Every step I took led to the next tackle. Every step toward her led to two steps back. I was having difficulty breathing. I realized that in my fear and confusion at what I was witnessing, I was having an attack. My inhaler was in my bag, at Joannie’s feet. Still, I was trying to push my way to the girl being torn apart rather than to my inhaler.
Finally, I found a space where someone had pushed through with way more force than I could. Before it filled in, I moved across, closing the gap between us. My chest was tight, not only from difficulty breathing, I hadn’t taken a proper breath in minutes, but also from anticipation of what I would see next. The next time the spotlight came around to where I expected to see her, what I saw finally took what was left of my breath away. The big guy from before, the one who warned me about the whole place spinning, was holding her above the heads of cascading moshers. His bulbous, stubbled cheeks were wet with sweat and tears and smeared with blood from right temple to chin. His lips were shaking. Her left arm was torn off, tendrils of skin and muscle hung around a spike of broken bone. Bloody punctures ran through her exposed mid-section like cores removed to study the layers. A chunk of one thigh was gone along with that section of her ripped black jeans, the same ones I was wearing. I thought I could see through to her femur. Hands of moshers were reaching up, trying to grab more of her. Poking their fingers in the holes in her flesh, coming away with bloodied fingertips and bits of gore. Translucent hands, far too many of them. There weren’t that many people below her. All the while the big guy was crying and shouting down the disembodied hands. Doing his best to protect her. Why was I the only one seeing this? My vision darkened and with the sudden end of a song and the freezing of the crowd, I fell to the ground.
I passed out.
I was on the sidewalk outside breathing in warm, humid night air. The music was still coming through in explosive bursts whenever the door to the Plateau swung open, letting out a fresh group of kids needing a smoke. I was actually taking in air, though it required too much effort. Joannie was standing over me with my inhaler and Finnigan was right behind her, telling some punks to stand back and give me space to come to.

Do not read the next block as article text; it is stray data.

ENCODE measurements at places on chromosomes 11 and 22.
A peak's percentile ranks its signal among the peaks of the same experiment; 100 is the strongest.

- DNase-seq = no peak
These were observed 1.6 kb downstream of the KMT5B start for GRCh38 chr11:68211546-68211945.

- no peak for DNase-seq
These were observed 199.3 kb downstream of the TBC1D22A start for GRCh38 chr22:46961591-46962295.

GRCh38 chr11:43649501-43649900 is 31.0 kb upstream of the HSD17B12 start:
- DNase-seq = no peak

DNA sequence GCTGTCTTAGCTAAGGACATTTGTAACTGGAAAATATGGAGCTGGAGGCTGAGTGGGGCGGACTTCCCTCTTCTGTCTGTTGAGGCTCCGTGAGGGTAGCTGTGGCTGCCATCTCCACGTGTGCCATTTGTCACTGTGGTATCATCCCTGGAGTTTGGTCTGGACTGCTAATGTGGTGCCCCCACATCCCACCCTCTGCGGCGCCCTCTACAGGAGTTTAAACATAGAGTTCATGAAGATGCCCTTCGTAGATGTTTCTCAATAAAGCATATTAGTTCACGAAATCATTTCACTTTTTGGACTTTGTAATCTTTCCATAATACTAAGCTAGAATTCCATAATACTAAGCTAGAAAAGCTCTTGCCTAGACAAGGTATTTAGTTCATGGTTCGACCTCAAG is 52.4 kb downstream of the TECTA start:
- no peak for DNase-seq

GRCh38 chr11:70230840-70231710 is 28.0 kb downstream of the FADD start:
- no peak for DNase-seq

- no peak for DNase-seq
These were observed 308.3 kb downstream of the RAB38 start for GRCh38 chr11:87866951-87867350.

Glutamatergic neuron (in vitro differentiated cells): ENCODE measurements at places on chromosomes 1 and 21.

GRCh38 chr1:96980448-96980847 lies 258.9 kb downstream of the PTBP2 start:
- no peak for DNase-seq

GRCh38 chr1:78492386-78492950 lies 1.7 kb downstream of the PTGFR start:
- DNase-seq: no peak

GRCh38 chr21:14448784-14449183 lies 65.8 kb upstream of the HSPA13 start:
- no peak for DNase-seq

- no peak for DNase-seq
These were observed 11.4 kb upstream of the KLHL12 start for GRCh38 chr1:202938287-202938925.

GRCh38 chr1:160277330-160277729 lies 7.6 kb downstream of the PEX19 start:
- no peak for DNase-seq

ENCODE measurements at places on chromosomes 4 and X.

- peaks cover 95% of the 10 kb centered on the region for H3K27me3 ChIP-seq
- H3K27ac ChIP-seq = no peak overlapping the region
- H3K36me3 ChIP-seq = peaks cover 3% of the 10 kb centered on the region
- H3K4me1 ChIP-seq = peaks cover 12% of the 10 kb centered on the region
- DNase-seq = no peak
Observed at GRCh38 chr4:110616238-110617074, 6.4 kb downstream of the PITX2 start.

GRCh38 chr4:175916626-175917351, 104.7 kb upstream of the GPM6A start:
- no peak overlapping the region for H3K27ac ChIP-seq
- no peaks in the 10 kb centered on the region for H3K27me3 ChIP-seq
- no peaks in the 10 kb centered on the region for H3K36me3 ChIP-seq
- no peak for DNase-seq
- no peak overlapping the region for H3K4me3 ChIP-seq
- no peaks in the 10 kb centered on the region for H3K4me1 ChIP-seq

Joannie actually let out a squeak when I made clear eye contact with her and after hesitating for just a moment, took me in her arms. Combination relief and anger at having been made to feel so scared. Finnigan’s eyes were watering.
They got me on the bus and told me what happened. It wasn’t much of a story. Right after the last song of the opening band, the big guy picked me up from the floor, carried me over to my friends, signaled them to follow him and brought me outside. He gently placed me on the ground and walked down the street. He never said a word to Joannie or Finnigan. Luckily, Joannie realized what was happening and reached for my bag which she had thought to grab right before leaving, removing the inhaler, and doing the best she could to get some of it down my airways.
I was exhausted and nauseous. My head filled with images and questions. None of it made sense but I never doubted it. I still don’t. We decided not to tell our parents what actually happened. I never told Joannie and Finnigan what happened to me. They had their own memory of the evening with its enormous highs and lows and thinking that was the night their friend lost her mind did not need to be part of it. We were close at school, in that context it was easy, but once they started dating, they faded out of the scene within a year. Despite our best intentions, I don’t see them often.
Because I never left.
I bartend at the Plateau now. It was a disaster at first, but I had a drive to get better.
I never saw the girl again. The girl who looked exactly like me, being torn apart. I never saw the big guy either, the one who attempted to save her, who actually saved me. I’ve been to thousands of shows over the years, plowing my way through as many mosh pits. I’ve done every drug, seeing if that would help. It didn’t.
I’ve made some friends but alienated too many to count.
I’ve met a few others who have their own stories about the Plateau, but none match what I experienced. Maybe there’s something to that as well. I document what happened to them. I show them care and kindness. We tend to be those who need it.
Some would steer clear after what I saw, but I’ve never done things like other people.
I can’t recreate the exact circumstances no matter how hard I try and maybe that’s the only way to do it.
I still want to know though.
What did I see?
Patrick Malka (he/him) is a high school science teacher from Montreal, Quebec, where he lives with his partner and two kids. His fiction can be found in Five South’s The Weekly, Nocturne magazine, The Raven Review, Sky Island Journal and most recently at On The Run. He can be found online @PatrickMalka on Twitter and @malkapatrick on Instagram.